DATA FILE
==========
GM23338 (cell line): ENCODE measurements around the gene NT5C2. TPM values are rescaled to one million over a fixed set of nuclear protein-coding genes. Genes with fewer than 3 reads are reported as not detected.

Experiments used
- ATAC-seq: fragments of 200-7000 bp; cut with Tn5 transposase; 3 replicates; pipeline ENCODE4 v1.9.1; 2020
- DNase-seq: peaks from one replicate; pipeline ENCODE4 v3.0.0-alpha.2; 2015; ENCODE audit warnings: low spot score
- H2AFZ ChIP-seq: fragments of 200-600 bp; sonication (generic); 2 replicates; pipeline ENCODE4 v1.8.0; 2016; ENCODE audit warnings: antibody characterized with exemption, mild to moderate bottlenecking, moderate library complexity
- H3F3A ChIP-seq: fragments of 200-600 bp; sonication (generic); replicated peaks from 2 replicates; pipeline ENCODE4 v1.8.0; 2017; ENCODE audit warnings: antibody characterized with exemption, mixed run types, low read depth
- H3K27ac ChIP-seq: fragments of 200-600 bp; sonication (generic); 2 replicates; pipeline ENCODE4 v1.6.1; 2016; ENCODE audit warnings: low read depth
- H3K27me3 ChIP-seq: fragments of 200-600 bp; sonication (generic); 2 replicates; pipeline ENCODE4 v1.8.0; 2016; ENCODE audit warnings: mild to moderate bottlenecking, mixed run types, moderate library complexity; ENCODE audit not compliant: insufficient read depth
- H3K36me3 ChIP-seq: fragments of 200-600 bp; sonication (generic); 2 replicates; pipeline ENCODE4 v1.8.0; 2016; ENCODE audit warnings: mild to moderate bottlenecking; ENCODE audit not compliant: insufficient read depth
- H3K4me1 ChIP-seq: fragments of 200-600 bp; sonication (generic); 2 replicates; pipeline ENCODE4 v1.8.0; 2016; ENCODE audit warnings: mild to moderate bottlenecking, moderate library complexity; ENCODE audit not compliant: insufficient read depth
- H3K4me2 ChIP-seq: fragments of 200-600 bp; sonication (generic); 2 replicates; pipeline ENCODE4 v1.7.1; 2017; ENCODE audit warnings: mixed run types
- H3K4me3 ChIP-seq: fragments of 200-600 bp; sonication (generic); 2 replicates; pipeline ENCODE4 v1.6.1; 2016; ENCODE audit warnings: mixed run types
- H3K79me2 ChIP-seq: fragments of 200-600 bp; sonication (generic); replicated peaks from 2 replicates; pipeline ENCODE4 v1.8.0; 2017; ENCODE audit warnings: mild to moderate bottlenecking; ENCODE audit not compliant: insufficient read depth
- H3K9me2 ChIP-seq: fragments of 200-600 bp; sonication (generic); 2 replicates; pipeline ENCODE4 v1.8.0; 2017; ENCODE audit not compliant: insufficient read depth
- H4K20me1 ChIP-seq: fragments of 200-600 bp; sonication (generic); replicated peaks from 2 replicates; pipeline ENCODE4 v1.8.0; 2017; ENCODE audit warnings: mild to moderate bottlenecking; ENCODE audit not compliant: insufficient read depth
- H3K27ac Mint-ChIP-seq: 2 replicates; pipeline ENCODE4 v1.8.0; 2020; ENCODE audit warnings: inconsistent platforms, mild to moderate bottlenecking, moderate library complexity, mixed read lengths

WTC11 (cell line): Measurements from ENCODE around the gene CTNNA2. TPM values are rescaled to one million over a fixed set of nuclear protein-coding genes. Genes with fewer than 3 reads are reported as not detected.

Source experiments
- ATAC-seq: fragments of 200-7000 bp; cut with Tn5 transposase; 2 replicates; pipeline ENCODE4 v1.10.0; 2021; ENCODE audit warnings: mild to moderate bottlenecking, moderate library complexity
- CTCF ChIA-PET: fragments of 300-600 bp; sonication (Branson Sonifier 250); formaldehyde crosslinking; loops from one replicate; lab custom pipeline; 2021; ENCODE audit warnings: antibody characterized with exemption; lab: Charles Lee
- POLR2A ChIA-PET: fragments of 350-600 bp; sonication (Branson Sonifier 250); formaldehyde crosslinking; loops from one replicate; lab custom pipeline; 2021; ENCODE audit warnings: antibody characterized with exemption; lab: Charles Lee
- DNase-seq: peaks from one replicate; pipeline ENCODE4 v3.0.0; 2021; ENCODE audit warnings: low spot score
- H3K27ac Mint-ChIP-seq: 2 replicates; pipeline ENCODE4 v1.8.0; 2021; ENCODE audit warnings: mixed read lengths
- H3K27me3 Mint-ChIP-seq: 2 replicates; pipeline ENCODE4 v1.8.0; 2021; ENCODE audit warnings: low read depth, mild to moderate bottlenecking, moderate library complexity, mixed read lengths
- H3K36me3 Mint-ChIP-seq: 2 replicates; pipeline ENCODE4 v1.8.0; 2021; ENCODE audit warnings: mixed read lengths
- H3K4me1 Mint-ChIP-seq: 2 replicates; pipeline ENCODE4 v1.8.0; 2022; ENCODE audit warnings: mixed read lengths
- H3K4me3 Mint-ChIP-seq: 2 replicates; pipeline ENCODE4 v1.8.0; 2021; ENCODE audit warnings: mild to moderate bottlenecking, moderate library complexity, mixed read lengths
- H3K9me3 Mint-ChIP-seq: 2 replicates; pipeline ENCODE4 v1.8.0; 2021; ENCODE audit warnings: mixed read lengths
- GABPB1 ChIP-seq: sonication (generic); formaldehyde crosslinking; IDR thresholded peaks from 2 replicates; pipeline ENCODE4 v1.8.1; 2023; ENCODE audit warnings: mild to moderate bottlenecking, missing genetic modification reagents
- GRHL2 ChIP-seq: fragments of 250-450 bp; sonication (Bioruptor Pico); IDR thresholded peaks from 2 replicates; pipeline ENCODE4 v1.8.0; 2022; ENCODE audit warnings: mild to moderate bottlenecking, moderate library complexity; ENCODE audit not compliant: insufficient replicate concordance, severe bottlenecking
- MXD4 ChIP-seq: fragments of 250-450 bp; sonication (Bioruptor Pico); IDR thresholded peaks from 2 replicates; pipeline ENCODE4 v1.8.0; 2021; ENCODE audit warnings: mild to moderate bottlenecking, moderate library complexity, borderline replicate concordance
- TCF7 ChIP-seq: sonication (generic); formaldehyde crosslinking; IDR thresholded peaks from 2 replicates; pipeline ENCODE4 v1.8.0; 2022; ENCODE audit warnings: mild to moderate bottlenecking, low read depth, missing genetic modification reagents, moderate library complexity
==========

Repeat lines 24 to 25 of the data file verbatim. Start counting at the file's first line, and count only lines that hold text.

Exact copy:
- H3K27me3 Mint-ChIP-seq: 2 replicates; pipeline ENCODE4 v1.8.0; 2021; ENCODE audit warnings: low read depth, mild to moderate bottlenecking, moderate library complexity, mixed read lengths
- H3K36me3 Mint-ChIP-seq: 2 replicates; pipeline ENCODE4 v1.8.0; 2021; ENCODE audit warnings: mixed read lengths